House of Charm

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House of Charm
Side of house of charms 2013-10-20 15-09.jpg
Side of house of charms
House of Charm is located in San Diego
House of Charm
Location within San Diego
LocationBalboa Park, San Diego, California
Coordinates32°43′52″N 117°9′4″W / 32.73111°N 117.15111°W / 32.73111; -117.15111Coordinates: 32°43′52″N 117°9′4″W / 32.73111°N 117.15111°W / 32.73111; -117.15111

The House of Charm is a historic museum building in Balboa Park, San Diego. It was built for the 1915-16 Panama-California Exposition, and like most buildings from that Exposition it features Mission Revival Style architecture. It acquired its current name, "House of Charm", during the park's second Exposition held in 1935-36. It now houses the San Diego Art Institute and the Mingei International Museum as well as rehearsal space for the Old Globe Theatre. It is listed on the National Register of Historic Places.

Panama-California Exposition, 1915-1916[edit]

San Diego staged the Panama-California Exposition in 1915 to celebrate the completion of the Panama Canal and to call attention to the fact that San Diego would be the first American port of call north of the Panama Canal on the Pacific coast. In 1910 San Diego had a population of 39,578, San Diego County 61,665, Los Angeles 319,198, and San Francisco 416,912. San Diego's scant population made it the smallest city ever to attempt holding an international exposition. However, the Exposition was a huge success and was extended for a second year.[1]

The building now known as the House of Charm was originally named the Mining Building, intended to showcase the mineral wealth and abundance of the region of San Diego.[2] Another temporary name was the "Arts and Crafts Building," but by the time the fair opened in 1915 the building was called the "Indian Arts Building." When the fair was extended to 1916, the exhibits changed and the building was once again renamed, this time to the "Russia and Brazil Building." From 1917 to 1922 it was known as the "Science of Man Building" and housed specimens, casts, statues, and photographs illustrating the development of the human species. It was later used for refreshment stands and flower shows.[2]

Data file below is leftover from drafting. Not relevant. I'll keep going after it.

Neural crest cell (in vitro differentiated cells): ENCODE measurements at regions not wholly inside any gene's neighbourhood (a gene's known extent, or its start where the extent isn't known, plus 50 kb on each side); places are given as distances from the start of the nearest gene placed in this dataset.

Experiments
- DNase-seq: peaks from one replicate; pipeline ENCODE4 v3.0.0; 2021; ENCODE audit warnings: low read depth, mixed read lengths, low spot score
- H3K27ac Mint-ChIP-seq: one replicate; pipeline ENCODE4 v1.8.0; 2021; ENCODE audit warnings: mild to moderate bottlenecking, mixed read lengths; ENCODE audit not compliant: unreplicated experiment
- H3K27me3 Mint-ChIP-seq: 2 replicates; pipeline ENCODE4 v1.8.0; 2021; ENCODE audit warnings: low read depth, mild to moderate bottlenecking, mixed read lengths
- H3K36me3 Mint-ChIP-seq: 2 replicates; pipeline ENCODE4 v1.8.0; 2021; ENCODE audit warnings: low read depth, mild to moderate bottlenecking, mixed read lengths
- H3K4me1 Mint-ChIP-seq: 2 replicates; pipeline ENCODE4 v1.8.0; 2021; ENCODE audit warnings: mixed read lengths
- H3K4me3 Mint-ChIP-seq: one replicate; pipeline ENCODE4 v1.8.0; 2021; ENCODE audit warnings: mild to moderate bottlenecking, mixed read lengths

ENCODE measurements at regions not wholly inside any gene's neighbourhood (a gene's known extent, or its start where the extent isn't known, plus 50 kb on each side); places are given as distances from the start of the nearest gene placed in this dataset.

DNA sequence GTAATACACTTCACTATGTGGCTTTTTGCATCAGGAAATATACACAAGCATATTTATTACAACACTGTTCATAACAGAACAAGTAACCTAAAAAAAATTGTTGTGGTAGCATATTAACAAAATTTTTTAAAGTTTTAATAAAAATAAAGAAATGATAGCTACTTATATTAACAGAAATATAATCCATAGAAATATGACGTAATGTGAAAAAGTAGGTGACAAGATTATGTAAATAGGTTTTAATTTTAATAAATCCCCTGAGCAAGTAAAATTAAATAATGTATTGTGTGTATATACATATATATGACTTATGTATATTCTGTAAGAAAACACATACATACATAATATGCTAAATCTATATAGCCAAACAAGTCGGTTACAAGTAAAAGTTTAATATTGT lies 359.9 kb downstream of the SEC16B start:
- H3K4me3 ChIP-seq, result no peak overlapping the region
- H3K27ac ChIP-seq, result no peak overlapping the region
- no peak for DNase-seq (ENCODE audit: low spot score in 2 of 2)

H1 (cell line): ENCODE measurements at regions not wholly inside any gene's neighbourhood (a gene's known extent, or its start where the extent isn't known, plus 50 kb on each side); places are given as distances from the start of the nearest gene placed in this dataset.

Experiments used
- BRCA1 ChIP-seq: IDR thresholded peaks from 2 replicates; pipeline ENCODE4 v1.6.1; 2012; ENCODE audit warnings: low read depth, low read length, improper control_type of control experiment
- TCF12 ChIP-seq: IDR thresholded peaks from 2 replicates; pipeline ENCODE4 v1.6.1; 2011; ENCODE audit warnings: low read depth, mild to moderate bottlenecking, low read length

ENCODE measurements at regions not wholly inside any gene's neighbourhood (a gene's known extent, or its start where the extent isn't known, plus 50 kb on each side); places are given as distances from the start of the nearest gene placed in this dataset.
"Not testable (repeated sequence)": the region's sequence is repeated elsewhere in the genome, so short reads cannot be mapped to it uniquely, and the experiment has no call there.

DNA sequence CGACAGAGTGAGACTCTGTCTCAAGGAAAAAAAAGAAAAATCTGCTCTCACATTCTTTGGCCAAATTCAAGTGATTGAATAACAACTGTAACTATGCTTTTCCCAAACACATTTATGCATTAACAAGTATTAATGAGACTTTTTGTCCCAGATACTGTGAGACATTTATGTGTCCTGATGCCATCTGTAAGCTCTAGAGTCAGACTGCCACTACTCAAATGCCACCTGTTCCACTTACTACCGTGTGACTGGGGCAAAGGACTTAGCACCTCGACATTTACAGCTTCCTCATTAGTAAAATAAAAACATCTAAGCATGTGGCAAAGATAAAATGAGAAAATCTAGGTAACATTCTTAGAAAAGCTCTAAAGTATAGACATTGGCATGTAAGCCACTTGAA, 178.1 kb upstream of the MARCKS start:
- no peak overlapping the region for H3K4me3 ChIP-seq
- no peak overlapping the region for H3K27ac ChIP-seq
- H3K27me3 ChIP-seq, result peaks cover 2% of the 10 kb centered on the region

Bertram Goodhue, master architect of the 1915-16 Panama-California Exposition, had urged that the temporary buildings on Balboa Park's main avenue, El Prado, be torn down. However, San Diego's citizens scorned this advice. With the assistance of money from the federal government, they patched up the plaster palaces in 1922 and 1933. This meant that the most of the original buildings were available for re-use in the second exposition in 1935.

California Pacific International Exposition: 1935-1936[edit]

The California-Pacific International Exposition used many of the Mission Revival Style buildings remaining from the 1915-16 Panama-California Exposition, including the Science of Man Building. During the 1935-36 exhibition the building was renamed the House of Charm, by which name it is still known today. During 1935 it housed commercial concessions devoted to women's clothing, jewelry, hosiery, shoes, cosmetics and perfumes, as well as a drug store and refreshment stand. In 1936 the name was changed again to Palace of International Arts, featuring gems and artifacts from all over the world, some for sale and some for exhibit.[2]